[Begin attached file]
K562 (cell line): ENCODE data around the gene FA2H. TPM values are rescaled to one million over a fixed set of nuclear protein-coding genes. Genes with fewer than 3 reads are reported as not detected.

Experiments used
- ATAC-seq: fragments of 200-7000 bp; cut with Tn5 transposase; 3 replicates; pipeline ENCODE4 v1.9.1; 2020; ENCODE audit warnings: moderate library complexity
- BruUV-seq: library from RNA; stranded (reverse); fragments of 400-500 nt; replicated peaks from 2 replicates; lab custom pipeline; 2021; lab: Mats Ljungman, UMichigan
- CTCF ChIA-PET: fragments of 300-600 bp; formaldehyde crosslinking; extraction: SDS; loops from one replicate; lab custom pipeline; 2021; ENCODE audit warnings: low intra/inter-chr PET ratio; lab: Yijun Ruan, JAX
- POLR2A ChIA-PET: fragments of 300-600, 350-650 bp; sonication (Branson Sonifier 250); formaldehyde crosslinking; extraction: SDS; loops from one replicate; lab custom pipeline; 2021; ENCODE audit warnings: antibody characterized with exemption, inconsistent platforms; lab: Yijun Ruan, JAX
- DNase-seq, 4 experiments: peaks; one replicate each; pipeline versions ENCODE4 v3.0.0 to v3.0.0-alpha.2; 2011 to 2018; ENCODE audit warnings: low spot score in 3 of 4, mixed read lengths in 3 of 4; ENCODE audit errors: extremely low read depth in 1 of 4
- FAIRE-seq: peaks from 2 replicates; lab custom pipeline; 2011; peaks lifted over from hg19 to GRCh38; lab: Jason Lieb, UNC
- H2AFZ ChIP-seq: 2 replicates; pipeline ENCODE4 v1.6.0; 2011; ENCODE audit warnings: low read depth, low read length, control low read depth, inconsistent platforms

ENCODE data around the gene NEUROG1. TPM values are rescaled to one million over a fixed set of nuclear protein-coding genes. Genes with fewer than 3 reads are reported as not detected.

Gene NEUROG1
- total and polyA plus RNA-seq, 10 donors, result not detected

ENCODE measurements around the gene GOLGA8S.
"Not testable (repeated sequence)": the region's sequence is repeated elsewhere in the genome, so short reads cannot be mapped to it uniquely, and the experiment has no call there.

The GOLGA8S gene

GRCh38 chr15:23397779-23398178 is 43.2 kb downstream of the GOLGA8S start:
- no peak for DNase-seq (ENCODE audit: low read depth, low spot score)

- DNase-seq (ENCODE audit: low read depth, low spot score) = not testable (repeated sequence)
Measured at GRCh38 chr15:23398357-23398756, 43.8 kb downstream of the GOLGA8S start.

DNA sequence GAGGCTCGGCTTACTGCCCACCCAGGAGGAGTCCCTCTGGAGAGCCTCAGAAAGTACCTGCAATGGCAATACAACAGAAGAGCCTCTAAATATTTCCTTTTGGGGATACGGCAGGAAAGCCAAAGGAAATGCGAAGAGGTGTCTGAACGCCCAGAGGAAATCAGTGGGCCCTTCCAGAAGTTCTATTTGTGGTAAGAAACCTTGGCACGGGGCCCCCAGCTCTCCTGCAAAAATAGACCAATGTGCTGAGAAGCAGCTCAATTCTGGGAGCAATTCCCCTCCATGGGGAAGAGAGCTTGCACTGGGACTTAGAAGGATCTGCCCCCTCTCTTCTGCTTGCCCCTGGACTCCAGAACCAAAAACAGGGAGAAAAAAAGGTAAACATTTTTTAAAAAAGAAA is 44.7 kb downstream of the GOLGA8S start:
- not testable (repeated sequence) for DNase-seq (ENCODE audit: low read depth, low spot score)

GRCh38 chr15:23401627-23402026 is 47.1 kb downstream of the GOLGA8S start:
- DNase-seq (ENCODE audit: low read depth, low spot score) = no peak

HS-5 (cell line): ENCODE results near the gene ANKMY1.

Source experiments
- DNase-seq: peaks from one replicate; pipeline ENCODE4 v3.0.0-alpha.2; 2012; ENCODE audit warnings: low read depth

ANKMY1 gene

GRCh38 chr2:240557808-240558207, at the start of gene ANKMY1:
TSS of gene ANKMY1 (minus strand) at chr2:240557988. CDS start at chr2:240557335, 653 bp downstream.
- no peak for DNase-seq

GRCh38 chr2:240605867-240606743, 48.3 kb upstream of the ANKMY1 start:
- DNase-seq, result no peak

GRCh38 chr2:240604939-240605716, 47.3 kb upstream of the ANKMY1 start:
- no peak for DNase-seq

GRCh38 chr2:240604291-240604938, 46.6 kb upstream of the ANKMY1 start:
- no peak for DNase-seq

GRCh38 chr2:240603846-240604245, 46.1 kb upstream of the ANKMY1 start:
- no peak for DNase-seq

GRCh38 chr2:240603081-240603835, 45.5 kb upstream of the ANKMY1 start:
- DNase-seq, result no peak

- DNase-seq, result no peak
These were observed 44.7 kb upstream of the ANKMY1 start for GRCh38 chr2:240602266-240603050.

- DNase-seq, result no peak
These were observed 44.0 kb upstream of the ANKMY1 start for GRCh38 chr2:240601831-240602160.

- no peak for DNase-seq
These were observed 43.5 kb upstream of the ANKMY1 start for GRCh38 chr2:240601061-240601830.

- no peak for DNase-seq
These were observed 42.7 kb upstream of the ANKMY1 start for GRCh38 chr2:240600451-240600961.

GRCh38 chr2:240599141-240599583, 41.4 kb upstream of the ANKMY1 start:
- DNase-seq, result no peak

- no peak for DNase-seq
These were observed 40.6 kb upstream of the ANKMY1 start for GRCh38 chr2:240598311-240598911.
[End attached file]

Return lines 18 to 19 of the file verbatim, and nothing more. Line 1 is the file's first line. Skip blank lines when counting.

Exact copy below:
- DNase-seq (ENCODE audit: low read depth, low spot score) = not testable (repeated sequence)
Measured at GRCh38 chr15:23398357-23398756, 43.8 kb downstream of the GOLGA8S start.